“these Indian Buddhists were elated to see the Muslim foreigners march against the Hindu kingdom. These Buddhists, who bore malice towards the Hindus, perhaps thought that these new Muslim aggressors might embrace their Buddhist cult, as did their forerunners, the Greeks under Menander or the Kushans under Kanishka, and establish a Buddhist empire over India. So they went and greeted the Arabian-Muslim leader when he captured Port Deval from the hands of King Dahir.” V.D. Savarkar: Six Glorious Epochs, p.133-134. Savarkar wrote this book in Marathi: Bhâratiya itihâsâtîla sahâ sonerî pâne, it was translated into English by S.T. Godbole.
Sarvarkar thinks that the Buddhists sent this message to Qasim:
Savarkar imagines what the message they brought to Qasim sounded like: “We have nothing to do with Dahir and his Vedic Hindu cult. Our religious faith differs very widely from theirs. (…) Never suspect for a moment that we shall even enlist ourselves in King Dahir’s armed forces or help him in any way. So we pray that the Buddhists should not be subjected to any indignities or troubles at your hands.” Savarkar also imagines this response. “which amounted to complete surrender” was that he “gave them temporary assurance of safety”. V. D. Savarkar: Six Glorious Epochs, p. 134.
Savarkar asks and answers the question: “But what were the Buddhists doing in this national catastrophe? At the news of the fall of King Dahir and the victory of the Muslims, these Buddhists began to ring bells in their vihars to greet the Muslim conquerors, and prayed in congregations for the prosperity of the Muslim rulers!” V.D. Savarkar: Six Glorious Epochs, p. 136. Vihâra = Buddhist monastery. Notably those by C.V. Vaidya, S.N. Dhar, A.L. Srivastava, Henry M. Elliot, M. Titus, and the original testimonies, the Chach-Nâmah and Al Baladhuri’s Kitâb Futûh-ul-Baldân, both in English translation in H.M. Eliot & John Dowson: History of India as Told by Its Own Historians, vol.1.
S.T. Godbole translates how Al-Baladhuri mentions that “two Samanis, or priests” (apparently Shramanas, Buddhist monks) went all the way to Qasim’s employer Hajjaj “to treat for peace”
“His [Qasim’sl work was greatly facilitated by the treachery of certain Buddhist priests and renegade chiefs who deserted their sovereign and joined the invader" R.C. Majumdar, H.C. Raychoudhary, Kalikinkar Datta: An Advanced History of India, p. 172.
"Budhiman comes to Muhammad Kasim, and receives a promise of protection"?Quoted in Elliot & Dowson: History of India as Told by Its Own Historians, vol.1, p.157.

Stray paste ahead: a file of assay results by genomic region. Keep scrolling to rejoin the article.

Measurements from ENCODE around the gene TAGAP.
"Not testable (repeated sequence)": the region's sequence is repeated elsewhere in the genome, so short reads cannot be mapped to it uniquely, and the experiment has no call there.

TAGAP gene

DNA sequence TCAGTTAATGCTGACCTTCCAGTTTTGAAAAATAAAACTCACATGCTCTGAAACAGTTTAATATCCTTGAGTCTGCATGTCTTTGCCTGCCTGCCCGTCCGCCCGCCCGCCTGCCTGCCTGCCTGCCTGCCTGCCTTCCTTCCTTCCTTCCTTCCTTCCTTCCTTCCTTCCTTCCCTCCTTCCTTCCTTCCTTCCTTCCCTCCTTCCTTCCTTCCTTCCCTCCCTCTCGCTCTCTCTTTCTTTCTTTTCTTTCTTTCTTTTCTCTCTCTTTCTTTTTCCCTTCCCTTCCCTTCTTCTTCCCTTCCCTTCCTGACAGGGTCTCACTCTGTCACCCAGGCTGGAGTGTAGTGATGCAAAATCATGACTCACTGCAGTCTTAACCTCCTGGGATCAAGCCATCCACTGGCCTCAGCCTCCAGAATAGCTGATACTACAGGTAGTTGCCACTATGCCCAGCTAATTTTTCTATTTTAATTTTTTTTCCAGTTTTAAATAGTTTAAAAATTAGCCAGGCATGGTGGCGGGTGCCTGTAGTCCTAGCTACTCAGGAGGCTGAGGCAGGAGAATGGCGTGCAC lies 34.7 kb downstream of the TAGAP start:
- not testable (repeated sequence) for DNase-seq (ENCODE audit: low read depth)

These authors believe that "one thousand Brahmans" who came to surrender are described as having "shaven heads and beards" and being "dressed in yellow clothes", the typical look of Shramanas.
Buddhist point of view: "Buddhism is a movement of anti-Hindu revolt then groaning under Hindu oppression, and the Muslim invaders came as liberators of those whom the Hindu regime oppressed, including the Buddhists."
"Brahminical orthodoxy having overwhelmed the Buddhist revolution, India of the eleventh and twelfth centuries must have been infested with multitudes of persecuted heretics who would eagerly welcome the message of Islam."M.N. Roy: Historical Role of Islam, p.81
Romila Thapar has said: "In an often horrible way, religious forms of expression like Buddhism and Jainism have been persecuted and even exterminated [by Hindus]. (…) The trauma for the Brahmins was that, in the time of the Moghuls, they were counted among ‘the rest’, i.e. the non-Muslims. Bad for them was also that Islam was more able to have a dialogue with the inheritors of Shramanism.” Interview with Romila Thapar by Marc Colpaert in Wereldwijd, March 1986. There is no information about this “dialogue” in Romila Thapar: A History of India, vol.1, which covers the period when these religions encountered each other.
Buddhism was hostile to Hinduism to the extent of collaborating with the Arab invasion.
Nowhere can one find evidence to say that some Indian Buddhist army or some Buddhist organization fought with the Muslim invaders any battle worth the name.” V.D. Savarkar: Six Glorious Epochs, p. 143.
Savarkar hates the Buddhists for their non-violence and he glrifies Hindu militarism. “Buddhism has conquests to claim but they belong to a world far removed from this our matter-of-fact world, where feet of clay do not stand long and steel could be easily sharpened, and trishna/thirst is too powerful and real to be quenched by painted streams that flow perennially in heaven. These must have been the considerations that must have driven themselves home to the hearts of our patriots and thinkers when the Huns and Shakas poured like volcanic torrents and burnt all that thrived. (…) So the leaders of thought and action of our race had to rekindle their Sacrificial Fire to oppose the sacrilegious one and to re-open the mines of Vedic fields for steel, to get it sharpened on the altar of Kali, ‘the Terrible’, so that Mahakal, the ‘spirit of the time’, be appeased. Nor were their anticipations belied. The success of the renovated Hindu arms was undisputed and indisputable. Vikramaditya who drove the foreigners from the Indian soil and Lalitaditya who caught and chastised them in their very dens from Tartary to Mongolia were but complements of each other. Valour had accomplished what formulas had failed to do.” V.D. Savarkar: Hindutva, p.20-22.
“…if I were to say that Hinduism and Buddhism are totally different, it would not be in conformity with truth.” Dalai Lama. Interview in Organiser, 22-11-1992.
“that the conflict against Brahmin supremacy had, in fact, started before Buddhist period, between Vasishta Muni, a Brahmin, and Viswamitra, a non-Brahmin. ‘The dispute was about the learning of ‘Vedas’, the right to conduct religious ceremony, to receive gifts, and to perform coronation of King. Vasishta Muni insisted that these were the exclusive privileges of Brahmins, while Viswamitra was opposed to such exclusive rights. This dispute lasted for long period, and even Kings joined in it (Writings and Speeches of Dr. Ambedkar, vol. 7, p. 148-155. It was won by Brahmins.’: Prof. Bahauddin Quoting Dr. B. R. Ambedkar.
A slightly immature presentation by ANKUR BARUA, M.A. BASILIO, Buddhist Door, Tung Lin Kok Yuen, Hong Kong, Hong Kong, 2009 also touches upon the subject: